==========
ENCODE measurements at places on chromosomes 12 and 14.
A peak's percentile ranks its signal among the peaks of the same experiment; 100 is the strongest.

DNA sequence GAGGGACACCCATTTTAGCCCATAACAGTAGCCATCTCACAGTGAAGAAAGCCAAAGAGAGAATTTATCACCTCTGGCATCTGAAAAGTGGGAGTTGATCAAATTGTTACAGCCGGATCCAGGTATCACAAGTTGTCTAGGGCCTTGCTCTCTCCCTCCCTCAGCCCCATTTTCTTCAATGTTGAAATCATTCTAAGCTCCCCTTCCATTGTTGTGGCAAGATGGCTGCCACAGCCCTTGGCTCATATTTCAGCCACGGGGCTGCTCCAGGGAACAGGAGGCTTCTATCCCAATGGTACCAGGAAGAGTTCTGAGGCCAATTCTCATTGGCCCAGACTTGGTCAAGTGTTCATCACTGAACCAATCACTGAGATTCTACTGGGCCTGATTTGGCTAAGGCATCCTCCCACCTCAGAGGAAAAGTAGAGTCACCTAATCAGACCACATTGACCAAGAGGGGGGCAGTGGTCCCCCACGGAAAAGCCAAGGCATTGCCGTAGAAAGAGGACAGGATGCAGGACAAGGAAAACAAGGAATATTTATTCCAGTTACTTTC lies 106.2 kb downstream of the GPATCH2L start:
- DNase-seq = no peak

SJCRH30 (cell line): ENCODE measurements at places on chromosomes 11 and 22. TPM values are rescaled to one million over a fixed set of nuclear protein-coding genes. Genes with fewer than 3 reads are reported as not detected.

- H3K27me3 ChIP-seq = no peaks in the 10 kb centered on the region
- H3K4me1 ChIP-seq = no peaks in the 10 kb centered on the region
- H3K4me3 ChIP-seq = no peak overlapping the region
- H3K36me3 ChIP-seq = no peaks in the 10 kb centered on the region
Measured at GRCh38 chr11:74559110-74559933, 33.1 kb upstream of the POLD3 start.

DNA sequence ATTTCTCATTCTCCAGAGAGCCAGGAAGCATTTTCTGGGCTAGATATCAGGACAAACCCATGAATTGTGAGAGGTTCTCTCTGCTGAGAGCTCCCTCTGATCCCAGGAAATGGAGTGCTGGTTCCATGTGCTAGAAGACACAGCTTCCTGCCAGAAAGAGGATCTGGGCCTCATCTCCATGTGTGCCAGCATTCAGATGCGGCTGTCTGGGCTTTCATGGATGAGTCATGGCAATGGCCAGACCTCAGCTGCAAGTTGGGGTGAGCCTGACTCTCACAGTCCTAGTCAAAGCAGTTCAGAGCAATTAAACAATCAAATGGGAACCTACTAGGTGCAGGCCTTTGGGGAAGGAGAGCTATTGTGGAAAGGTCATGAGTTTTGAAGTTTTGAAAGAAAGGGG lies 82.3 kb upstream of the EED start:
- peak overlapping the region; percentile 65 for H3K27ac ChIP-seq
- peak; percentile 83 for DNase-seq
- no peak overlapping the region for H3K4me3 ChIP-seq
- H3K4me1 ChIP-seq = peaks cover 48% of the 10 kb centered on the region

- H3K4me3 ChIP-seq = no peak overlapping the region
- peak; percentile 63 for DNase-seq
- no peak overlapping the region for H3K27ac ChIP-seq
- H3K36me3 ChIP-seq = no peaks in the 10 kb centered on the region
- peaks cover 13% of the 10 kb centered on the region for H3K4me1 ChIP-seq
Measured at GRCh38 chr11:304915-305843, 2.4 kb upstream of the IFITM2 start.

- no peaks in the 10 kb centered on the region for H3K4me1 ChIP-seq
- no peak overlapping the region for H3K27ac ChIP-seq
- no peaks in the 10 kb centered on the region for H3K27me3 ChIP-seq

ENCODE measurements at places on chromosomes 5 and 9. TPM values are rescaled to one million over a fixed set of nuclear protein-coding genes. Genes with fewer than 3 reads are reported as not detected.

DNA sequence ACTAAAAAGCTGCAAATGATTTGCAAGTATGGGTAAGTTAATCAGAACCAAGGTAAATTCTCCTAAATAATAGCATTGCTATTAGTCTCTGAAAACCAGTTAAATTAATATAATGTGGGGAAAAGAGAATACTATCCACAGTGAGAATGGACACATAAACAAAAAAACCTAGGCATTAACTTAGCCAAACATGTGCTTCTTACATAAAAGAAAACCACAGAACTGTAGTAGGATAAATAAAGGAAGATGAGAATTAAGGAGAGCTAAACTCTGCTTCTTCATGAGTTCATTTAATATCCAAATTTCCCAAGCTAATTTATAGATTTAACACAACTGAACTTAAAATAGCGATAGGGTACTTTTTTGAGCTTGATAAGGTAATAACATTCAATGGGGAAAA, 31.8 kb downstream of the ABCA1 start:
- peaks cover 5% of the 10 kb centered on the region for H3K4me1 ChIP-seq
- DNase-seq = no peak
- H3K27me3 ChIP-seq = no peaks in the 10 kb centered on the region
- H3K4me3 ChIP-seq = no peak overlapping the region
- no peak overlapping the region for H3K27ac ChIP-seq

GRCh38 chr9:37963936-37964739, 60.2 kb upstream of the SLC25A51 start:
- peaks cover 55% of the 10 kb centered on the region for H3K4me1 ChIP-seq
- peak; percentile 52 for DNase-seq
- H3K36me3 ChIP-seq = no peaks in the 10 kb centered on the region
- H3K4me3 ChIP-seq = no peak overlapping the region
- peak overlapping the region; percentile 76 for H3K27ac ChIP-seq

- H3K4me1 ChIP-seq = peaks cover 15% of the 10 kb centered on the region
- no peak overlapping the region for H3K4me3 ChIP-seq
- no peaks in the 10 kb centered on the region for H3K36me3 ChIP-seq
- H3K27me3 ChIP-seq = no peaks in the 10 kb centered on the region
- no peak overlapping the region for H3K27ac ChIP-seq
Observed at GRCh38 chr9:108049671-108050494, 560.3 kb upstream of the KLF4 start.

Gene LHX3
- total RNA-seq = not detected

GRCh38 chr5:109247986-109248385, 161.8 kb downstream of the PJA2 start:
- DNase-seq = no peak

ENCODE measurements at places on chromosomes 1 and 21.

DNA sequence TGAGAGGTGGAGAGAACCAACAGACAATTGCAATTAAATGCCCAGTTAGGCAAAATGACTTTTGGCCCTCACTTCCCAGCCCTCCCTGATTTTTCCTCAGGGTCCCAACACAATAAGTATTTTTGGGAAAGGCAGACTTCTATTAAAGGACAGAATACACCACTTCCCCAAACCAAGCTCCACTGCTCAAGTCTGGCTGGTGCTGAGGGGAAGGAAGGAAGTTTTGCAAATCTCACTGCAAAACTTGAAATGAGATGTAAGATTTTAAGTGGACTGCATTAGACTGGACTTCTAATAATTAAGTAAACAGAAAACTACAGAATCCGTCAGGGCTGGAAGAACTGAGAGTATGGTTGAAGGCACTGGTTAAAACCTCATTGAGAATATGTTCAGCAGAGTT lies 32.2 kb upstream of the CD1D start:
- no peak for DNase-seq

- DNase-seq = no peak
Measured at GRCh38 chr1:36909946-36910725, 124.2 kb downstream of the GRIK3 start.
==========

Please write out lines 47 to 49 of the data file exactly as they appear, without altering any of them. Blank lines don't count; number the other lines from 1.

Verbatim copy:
- DNase-seq = no peak

ENCODE measurements at places on chromosomes 1 and 21.

DNA sequence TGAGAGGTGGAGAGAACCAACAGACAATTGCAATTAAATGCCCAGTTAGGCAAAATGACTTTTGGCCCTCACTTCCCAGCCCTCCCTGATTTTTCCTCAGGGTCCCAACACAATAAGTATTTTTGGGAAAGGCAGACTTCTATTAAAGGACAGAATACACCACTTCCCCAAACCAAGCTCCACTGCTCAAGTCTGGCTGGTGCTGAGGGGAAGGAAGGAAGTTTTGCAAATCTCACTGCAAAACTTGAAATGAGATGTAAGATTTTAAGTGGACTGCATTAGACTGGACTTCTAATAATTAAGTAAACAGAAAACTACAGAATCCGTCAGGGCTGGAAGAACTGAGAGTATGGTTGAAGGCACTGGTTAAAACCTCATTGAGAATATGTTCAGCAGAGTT lies 32.2 kb upstream of the CD1D start: